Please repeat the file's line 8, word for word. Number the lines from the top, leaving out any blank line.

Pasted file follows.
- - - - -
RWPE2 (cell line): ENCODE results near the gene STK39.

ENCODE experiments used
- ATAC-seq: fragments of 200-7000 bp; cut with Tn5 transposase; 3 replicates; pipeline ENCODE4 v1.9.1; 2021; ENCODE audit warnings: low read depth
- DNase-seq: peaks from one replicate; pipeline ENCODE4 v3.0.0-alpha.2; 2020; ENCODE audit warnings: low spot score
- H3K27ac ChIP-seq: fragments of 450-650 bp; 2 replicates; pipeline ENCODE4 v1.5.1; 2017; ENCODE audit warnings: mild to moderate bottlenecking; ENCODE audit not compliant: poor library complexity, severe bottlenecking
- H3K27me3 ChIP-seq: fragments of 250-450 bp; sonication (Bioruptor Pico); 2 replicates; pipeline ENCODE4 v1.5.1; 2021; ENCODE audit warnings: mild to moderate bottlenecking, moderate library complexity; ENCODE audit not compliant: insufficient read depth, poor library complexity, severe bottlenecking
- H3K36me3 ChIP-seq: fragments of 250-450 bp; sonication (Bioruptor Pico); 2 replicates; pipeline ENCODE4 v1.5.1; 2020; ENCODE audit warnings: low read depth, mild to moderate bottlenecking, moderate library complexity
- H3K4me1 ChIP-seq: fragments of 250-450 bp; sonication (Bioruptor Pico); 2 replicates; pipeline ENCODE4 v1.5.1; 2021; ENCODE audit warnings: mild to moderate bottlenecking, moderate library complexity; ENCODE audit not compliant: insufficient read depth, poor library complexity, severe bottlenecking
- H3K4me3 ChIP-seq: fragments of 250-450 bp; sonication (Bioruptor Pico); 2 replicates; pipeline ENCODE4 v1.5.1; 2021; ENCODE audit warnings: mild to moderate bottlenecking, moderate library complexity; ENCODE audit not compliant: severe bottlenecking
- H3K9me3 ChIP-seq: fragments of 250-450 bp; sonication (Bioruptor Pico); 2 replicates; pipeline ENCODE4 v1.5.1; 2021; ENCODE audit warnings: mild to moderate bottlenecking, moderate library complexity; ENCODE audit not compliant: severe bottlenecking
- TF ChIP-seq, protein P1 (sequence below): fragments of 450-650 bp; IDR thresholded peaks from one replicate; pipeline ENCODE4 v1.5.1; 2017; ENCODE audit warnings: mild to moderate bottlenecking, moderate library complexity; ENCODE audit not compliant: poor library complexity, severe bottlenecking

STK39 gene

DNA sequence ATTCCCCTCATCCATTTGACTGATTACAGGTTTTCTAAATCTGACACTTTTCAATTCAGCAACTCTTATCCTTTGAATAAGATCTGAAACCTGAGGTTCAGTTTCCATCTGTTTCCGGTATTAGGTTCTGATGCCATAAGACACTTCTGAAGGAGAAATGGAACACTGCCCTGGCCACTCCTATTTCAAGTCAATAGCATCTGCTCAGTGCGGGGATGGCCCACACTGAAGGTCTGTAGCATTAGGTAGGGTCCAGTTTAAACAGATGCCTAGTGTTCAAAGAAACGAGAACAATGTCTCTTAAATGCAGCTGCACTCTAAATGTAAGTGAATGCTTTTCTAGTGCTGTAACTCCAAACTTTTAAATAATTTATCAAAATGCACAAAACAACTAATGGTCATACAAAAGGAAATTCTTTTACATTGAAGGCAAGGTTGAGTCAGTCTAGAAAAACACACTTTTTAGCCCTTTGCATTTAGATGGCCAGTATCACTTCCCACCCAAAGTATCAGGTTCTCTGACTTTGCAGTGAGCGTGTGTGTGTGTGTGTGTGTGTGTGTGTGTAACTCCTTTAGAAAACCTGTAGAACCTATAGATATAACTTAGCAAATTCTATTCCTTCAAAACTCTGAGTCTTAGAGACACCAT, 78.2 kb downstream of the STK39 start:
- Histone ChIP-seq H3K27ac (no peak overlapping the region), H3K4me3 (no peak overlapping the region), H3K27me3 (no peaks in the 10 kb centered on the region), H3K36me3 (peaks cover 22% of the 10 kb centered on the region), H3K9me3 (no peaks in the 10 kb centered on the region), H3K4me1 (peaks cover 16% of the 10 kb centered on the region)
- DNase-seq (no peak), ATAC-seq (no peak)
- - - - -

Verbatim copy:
- H3K4me1 ChIP-seq: fragments of 250-450 bp; sonication (Bioruptor Pico); 2 replicates; pipeline ENCODE4 v1.5.1; 2021; ENCODE audit warnings: mild to moderate bottlenecking, moderate library complexity; ENCODE audit not compliant: insufficient read depth, poor library complexity, severe bottlenecking